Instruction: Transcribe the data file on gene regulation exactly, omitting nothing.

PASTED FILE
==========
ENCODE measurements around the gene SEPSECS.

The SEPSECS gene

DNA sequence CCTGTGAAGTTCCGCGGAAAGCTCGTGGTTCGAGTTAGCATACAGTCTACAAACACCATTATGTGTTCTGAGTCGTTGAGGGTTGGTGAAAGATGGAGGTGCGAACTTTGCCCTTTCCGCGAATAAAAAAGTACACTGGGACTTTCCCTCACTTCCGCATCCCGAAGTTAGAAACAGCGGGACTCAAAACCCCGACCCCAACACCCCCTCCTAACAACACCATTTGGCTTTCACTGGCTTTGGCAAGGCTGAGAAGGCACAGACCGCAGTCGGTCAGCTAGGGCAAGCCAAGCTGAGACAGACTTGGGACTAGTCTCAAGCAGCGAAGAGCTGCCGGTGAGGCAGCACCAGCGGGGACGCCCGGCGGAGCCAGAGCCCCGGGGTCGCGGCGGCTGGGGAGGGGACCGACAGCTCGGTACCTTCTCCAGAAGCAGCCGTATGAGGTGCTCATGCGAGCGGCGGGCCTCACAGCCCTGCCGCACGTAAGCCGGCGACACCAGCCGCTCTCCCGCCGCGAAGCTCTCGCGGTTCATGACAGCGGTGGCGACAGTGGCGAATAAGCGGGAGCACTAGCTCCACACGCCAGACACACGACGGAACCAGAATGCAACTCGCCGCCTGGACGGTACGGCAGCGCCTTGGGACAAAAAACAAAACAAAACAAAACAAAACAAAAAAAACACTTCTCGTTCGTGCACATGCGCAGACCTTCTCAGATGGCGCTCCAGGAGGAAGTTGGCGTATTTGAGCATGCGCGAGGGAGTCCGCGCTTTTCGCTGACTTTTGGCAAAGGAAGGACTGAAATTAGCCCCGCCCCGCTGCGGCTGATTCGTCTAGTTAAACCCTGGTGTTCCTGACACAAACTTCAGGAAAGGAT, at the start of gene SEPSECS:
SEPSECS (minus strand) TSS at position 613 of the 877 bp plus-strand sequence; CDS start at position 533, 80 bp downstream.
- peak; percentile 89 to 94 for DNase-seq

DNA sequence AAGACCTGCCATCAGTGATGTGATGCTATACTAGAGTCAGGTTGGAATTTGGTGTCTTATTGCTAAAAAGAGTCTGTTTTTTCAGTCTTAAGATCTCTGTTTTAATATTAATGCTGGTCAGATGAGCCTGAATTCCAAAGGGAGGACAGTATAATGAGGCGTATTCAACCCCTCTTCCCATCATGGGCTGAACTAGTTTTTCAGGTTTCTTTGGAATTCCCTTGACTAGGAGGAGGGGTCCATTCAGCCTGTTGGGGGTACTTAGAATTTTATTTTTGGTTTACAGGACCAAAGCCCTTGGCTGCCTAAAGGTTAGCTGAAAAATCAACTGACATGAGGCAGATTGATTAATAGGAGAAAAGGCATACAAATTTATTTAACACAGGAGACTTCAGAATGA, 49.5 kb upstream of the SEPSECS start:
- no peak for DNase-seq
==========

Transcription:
ENCODE measurements around the gene SEPSECS.

The SEPSECS gene

DNA sequence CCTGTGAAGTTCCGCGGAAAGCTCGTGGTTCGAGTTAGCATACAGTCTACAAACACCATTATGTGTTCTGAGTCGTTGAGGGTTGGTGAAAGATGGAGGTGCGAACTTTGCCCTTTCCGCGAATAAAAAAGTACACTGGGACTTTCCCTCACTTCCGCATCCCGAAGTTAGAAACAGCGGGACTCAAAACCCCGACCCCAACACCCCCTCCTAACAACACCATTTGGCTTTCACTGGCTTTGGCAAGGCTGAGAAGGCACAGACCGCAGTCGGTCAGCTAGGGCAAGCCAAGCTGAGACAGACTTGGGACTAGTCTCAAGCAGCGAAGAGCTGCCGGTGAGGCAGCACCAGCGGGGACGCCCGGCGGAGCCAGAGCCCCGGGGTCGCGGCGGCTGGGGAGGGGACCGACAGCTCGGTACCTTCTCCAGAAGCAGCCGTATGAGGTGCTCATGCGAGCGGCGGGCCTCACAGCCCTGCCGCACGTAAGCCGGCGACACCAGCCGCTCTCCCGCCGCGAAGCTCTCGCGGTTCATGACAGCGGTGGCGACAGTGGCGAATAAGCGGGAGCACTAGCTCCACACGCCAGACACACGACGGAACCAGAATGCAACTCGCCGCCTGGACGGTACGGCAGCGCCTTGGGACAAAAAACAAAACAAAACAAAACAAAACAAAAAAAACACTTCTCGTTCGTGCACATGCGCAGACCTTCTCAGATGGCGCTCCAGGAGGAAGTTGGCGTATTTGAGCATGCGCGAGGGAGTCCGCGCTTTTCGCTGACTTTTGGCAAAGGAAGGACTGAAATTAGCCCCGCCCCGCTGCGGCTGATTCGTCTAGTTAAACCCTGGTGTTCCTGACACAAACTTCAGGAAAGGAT, at the start of gene SEPSECS:
SEPSECS (minus strand) TSS at position 613 of the 877 bp plus-strand sequence; CDS start at position 533, 80 bp downstream.
- peak; percentile 89 to 94 for DNase-seq

DNA sequence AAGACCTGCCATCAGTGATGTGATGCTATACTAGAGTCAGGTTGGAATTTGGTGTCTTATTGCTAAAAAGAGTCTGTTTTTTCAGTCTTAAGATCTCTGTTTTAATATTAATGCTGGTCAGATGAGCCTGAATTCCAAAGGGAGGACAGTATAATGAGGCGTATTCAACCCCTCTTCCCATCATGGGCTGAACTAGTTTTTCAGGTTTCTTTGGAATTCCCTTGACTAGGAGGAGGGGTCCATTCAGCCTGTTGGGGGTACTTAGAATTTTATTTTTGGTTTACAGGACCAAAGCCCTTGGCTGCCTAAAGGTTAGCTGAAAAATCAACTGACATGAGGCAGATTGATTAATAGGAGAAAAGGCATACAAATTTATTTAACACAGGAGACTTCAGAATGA, 49.5 kb upstream of the SEPSECS start:
- no peak for DNase-seq